Microglia were isolated from p 1–4 C57BL/6 J mice and prepared as described previously47. In brief, brains were dissected, meninges removed, and brains mechanically and enzymatically homogenized with 0.005% trypsin/EDTA. Microglia were cultured in DMEM medium (Invitrogen, 41966-029) supplemented with 10% FBS (PAN-Biotech, P40-37500) and 1% penicillin/streptomycin (Sigma, P0781-20ML) at 37 °C with 5% CO2. After 7 days, microglia proliferation was induced by adding 5 ng/ml GM-CSF (Miltenyi Biotec, 130‐095‐746) to the medium. Microglia were harvested after 10–13 days in culture by manually shaking flasks for 6 min. After a settling time of 24 h, microglia were cultured in the respective astrocyte medium and either treated with LPS (1 μg/ml, Sigma, L4391-1MG) for 24 h or remained non-treated. The microglia-conditioned medium was centrifuged and the supernatant was added to the astrocyte cultures for 24 h.
Immunocytochemistry and confocal microscopy
Cells were fixed for 20 min at room temperature (RT) in freshly prepared 4% paraformaldehyde (PFA) in PBS buffer, pH 7.4. For O4 and GFAP staining, membranes were permeabilized with 0.1% Triton-X100 in PBS for 20 min at RT, and samples were blocked with freshly prepared 3% bovine serum albumin (BSA, Merck) in PBS for 1 h at RT. For staining cilia, cells were stained as previously described48 by incubating them with 0.1% Triton-X100 and 10% horse serum in PBS for 1 h at RT after fixation. GFAP (Abcam, ab4674, 1:1000), O4 (Miltenyi Biotec, 130-115-810, 1:100), ARL13B (Proteintech, 17711-1-AP, 1:1000), and gamma-Tubulin (Sigma, T6557, 1:800) primary antibodies were diluted in the blocking solution and incubated overnight at 4 °C. Following washing with 0.1% Triton-X100 in PBS for 60 min, Alexa Fluor® 488 Goat Anti-Mouse (Thermo Fisher, A11001), Alexa Fluor® 647 Goat Anti-Rabbit (Thermo Fisher, A21244), Alexa Fluor® 568 Donkey Anti-Mouse (Thermo Fisher, A10037), Alexa Fluor® 488 Goat Anti-Chicken (Thermo Fisher, A11039), and Cy™5 Donkey Anti-Chicken (Jackson ImmunoResearch, 703-175-155), secondary antibodies were diluted 1:500 in PBS and incubated at RT for 1 h. Nuclei were stained with 5 µg/ml 4′,6-diamidino-2-phenylindole (DAPI; Roche, 1023627600) in PBS for 1 min, and coverslips were mounted onto SuperFrost® Plus slides (R. Langenbrink) with fluorescent Aqua-Poly/Mount mounting medium (Polysciences, 18606-20). The cells were imaged using a Leica TCS SP5 confocal laser scanning microscope and an HC PL APO lambda blue 63× oil UV objective or HC PL APO 40.0x, 1.30 or HC PLO APO Ibd.BL 20.0x, 0.70 oil objective controlled by the LAS AF scan software (Leica Microsystem, Germany). Three-dimensional image stacks (1 µm step size) were taken and are shown as maximum projections.
Analysis of immunostained neonatal astrocytes, adult astrocytes, and AGES was conducted using Fiji (https://fiji.sc). To determine the percentage of GFAP-positive astrocytes, the total number of DAPI stained nuclei was quantified first: maximum intensity projections of Z-stacks of the DAPI channel were thresholded, and the resulting mask further processed using Binary > Fill Holes and Watershed. Cells were then counted using Analyze > Analyze Particles. An unspecific DAPI signal was excluded by setting a minimum particle size. The number of GFAP-negative cells was counted manually and then subtracted from the total number of cells to define the number of GFAP-positive cells. O4-positive cells were manually counted and normalized to the number of DAPI-positive cells to receive the percentage of O4-positive cells.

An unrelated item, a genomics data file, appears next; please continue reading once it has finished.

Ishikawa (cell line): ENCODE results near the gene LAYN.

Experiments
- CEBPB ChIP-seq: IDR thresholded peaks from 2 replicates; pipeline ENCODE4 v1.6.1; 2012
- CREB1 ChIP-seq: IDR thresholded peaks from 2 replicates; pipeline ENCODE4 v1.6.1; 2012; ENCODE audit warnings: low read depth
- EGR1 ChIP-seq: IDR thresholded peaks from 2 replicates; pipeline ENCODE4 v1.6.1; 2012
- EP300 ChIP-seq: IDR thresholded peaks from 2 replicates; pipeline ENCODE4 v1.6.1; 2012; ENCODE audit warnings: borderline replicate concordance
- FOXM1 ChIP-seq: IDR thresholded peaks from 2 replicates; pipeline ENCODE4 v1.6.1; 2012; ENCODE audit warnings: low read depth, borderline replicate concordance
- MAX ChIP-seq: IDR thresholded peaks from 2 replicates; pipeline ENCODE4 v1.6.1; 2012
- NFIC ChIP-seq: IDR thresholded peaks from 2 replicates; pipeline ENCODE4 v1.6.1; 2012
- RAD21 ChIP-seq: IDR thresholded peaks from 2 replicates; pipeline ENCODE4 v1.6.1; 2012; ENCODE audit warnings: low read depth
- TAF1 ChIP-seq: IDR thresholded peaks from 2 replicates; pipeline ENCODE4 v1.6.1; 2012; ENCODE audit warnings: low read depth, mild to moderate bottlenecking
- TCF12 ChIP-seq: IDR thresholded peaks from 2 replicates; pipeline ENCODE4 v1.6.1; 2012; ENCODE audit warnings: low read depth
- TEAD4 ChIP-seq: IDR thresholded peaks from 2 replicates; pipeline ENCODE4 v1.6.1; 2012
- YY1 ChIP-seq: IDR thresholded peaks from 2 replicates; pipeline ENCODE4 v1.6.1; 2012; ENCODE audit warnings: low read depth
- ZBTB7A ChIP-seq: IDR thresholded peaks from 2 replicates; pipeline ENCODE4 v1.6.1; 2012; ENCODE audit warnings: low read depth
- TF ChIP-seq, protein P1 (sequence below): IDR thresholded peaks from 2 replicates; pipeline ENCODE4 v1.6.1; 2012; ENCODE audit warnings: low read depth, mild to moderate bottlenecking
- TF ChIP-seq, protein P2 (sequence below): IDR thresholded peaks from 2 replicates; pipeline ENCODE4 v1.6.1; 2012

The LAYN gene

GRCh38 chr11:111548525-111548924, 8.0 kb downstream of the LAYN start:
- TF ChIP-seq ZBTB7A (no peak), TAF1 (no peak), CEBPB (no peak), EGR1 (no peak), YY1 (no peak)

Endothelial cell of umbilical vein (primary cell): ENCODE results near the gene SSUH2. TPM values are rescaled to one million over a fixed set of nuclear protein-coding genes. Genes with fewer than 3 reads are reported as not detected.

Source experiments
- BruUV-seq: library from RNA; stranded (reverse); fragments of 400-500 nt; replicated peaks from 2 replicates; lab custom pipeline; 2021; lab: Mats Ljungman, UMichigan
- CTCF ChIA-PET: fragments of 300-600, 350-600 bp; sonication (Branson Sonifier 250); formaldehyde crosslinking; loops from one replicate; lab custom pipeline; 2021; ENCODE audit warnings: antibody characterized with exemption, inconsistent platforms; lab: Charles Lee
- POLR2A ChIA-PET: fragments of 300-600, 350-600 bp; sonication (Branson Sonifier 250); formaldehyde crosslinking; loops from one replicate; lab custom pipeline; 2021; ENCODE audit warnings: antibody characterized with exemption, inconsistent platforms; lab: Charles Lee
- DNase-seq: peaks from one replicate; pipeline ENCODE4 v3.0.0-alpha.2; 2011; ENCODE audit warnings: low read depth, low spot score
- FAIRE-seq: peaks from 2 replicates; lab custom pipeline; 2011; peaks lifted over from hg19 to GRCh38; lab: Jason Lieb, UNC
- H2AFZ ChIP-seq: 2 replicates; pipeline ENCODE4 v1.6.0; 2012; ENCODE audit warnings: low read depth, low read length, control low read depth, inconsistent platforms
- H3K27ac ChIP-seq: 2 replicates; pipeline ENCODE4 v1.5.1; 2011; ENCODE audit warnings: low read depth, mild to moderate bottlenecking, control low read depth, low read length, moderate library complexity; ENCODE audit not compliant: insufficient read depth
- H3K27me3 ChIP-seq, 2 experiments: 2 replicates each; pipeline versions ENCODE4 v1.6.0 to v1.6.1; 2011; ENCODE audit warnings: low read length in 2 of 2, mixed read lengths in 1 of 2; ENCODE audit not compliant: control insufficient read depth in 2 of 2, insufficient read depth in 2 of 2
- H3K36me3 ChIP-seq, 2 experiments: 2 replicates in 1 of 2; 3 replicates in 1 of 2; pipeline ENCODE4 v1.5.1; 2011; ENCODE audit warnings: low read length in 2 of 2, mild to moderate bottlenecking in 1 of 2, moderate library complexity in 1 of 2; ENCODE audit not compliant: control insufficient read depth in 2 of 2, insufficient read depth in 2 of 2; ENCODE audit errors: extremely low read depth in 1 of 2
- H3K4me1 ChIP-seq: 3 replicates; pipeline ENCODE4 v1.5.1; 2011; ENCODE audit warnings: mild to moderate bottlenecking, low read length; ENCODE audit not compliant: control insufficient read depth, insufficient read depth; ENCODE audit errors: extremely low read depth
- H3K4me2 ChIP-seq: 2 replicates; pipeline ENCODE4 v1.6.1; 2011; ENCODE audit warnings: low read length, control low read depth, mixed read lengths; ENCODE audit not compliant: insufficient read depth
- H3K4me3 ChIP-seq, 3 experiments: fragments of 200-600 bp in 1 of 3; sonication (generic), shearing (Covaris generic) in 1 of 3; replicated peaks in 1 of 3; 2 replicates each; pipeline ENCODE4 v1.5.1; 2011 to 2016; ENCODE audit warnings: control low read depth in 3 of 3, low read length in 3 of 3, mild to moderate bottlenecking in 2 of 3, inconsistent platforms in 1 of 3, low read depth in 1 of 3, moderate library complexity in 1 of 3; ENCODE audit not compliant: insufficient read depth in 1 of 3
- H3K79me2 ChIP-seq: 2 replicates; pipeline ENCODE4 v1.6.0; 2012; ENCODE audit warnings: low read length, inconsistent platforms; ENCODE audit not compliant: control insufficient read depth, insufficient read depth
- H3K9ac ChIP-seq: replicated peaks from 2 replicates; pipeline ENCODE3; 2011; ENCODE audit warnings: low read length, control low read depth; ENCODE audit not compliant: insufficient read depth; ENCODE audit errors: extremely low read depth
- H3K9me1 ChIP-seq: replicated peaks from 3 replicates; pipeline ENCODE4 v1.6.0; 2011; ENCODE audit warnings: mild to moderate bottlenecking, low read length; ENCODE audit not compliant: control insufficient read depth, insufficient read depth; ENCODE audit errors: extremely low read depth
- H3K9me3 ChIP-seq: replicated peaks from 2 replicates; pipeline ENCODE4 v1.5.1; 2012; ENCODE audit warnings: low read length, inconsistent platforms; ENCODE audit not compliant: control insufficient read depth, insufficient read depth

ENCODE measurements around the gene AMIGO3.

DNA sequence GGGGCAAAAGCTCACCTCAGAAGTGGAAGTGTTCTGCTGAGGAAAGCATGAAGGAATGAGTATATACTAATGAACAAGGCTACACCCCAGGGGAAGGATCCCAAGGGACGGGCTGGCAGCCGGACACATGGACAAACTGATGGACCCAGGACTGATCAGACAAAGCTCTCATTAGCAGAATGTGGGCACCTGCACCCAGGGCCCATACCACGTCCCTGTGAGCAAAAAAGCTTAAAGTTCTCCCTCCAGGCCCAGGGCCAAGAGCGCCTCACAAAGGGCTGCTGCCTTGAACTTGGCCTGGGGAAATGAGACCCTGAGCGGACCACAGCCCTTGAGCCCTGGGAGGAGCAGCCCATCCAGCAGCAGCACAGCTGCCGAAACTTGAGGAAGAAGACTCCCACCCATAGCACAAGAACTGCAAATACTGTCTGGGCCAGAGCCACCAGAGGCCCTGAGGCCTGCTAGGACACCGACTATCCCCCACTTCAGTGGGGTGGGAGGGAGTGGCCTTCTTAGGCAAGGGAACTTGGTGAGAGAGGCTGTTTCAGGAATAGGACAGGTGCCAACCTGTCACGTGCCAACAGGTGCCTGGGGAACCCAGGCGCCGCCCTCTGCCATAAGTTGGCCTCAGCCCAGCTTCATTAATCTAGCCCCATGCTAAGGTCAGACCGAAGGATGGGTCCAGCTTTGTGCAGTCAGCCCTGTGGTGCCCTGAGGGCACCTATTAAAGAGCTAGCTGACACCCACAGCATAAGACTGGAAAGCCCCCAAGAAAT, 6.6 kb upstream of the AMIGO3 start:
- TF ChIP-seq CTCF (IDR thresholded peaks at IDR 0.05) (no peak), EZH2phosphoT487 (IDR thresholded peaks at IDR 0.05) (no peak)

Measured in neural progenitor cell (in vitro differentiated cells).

Based on the maximum intensity projections of merged GFAP, ARL13B, and DAPI channels, cells positive for GFAP and ARL13B were counted manually. The resulting count was then divided by the previously defined number of GFAP-positive cells to determine the percentage of ciliated astrocytes. The mean primary cilia length was determined by tracing ARL13B-positive cilia using the freehand line tool and calculating the length using Analyze > Measure.
FACS analysis of purity
For fluorescence-activated cell sorting (FACS) of cultured cells, cells were detached in PBS using a cell scraper. For FACS analysis directly after cell isolation, cells were collected after flushing from MS columns. Cells were pelleted by centrifugation at 300 × g, 10 min, 4 °C and stained with the APC-labeled ACSA-2 antibody (1:10, Miltenyi Biotec, 130-102-315) or the FITC-labeled CD11b antibody (1:200, Biolegend, 101206) in 0.5% BSA in PBS, pH 7.2 for 10 min at 4 °C. Cells were washed in 0.5% BSA in PBS, pH 7.2 and collected by centrifugation followed by FACS analysis. Flow cytometry was performed using a FACSCanto II (BD Biosciences) and analyzed with FlowJo 7.6.5 software. Doublets were excluded by gating before analysing ACSA-2 levels.
Cell pellets were lysed in RIPA (50 mM Tris-HCl (pH 8), 150 mM NaCl, 1% NP40, 0.5% sodium deoxycholate, 1% SDS, 2 mM EDTA) and protein samples buffer (0.12 M Tris-HCl (pH 6.8), 4% SDS, 20% glycerol, 5% β-mercaptoethanol, bromo phenol blue). Proteins were separated by Tris-Tricine polyacrylamide gel electrophoresis (PAGE) and transferred by wet blotting onto a nitrocellulose membrane. The following primary antibodies were added after blocking with 5% skim milk in Tris-buffered saline with 0.5% Tween20: GFAP (Abcam, ab4674, 1:60000, 30 min at RT), GLT-1 (Cell Signaling, 3838 S, 1:1000, overnight at 4 °C), S100B (Abcam, ab41548, 1:500, overnight at 4 °C), GAPDH (EMD Millipore, MAB374, 1:500, overnight at 4 °C). After secondary antibody incubation, the SuperSignal West Femto Maximum Sensitivity Substrate (Thermo Fisher, 34096) was used for signal detection. The respective intensity of each band was quantified by ImageJ and normalized to the GAPDH intensity. The uncropped western blots are shown in Supplementary Fig. 6.